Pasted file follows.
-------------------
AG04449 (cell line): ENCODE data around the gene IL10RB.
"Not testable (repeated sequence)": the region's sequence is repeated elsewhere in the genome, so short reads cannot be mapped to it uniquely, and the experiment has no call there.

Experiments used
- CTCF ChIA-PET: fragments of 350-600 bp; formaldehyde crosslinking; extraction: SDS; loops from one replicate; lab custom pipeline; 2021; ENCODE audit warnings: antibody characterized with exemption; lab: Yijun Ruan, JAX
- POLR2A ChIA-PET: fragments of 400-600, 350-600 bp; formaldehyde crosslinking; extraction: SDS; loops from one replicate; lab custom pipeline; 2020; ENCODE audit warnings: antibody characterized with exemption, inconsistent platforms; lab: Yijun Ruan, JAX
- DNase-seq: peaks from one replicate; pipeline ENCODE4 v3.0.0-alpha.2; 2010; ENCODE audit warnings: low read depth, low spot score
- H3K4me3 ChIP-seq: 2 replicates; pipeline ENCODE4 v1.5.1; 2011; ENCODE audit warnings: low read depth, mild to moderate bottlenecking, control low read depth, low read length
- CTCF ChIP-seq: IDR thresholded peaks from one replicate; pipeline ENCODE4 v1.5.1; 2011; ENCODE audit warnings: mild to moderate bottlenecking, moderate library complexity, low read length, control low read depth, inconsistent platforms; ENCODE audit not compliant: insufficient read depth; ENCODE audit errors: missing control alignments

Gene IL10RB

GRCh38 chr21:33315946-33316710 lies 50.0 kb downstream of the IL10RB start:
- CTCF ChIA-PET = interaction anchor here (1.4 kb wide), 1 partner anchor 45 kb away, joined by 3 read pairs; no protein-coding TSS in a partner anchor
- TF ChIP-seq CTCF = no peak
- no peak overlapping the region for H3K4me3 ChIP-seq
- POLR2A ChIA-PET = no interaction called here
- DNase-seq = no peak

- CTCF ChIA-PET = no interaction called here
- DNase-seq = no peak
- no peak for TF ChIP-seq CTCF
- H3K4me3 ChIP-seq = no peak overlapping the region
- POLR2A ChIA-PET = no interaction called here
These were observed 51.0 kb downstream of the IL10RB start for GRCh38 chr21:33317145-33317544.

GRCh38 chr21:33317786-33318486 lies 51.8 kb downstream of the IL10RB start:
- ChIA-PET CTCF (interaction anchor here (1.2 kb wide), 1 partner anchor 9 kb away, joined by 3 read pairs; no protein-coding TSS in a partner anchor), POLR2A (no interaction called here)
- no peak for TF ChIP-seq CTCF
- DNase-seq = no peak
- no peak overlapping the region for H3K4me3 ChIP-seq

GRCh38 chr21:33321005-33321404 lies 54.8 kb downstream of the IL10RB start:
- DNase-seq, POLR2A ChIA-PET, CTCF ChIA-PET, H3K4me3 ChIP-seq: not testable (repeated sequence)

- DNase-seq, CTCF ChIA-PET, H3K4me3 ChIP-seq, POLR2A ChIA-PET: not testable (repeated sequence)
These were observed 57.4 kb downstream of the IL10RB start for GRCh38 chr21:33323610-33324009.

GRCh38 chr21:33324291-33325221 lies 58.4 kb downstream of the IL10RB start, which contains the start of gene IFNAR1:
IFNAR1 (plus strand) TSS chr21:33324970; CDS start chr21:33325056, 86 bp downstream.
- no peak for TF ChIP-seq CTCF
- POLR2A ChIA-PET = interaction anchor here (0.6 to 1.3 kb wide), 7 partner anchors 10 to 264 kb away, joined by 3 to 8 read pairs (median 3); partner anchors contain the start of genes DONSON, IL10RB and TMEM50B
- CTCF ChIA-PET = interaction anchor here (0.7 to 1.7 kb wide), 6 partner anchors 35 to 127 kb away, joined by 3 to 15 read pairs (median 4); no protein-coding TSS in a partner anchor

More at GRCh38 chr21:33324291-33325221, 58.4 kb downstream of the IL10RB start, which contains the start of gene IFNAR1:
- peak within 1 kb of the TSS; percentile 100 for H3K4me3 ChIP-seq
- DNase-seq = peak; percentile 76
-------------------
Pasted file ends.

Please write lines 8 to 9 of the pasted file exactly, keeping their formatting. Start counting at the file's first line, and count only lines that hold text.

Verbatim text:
- CTCF ChIP-seq: IDR thresholded peaks from one replicate; pipeline ENCODE4 v1.5.1; 2011; ENCODE audit warnings: mild to moderate bottlenecking, moderate library complexity, low read length, control low read depth, inconsistent platforms; ENCODE audit not compliant: insufficient read depth; ENCODE audit errors: missing control alignments

Gene IL10RB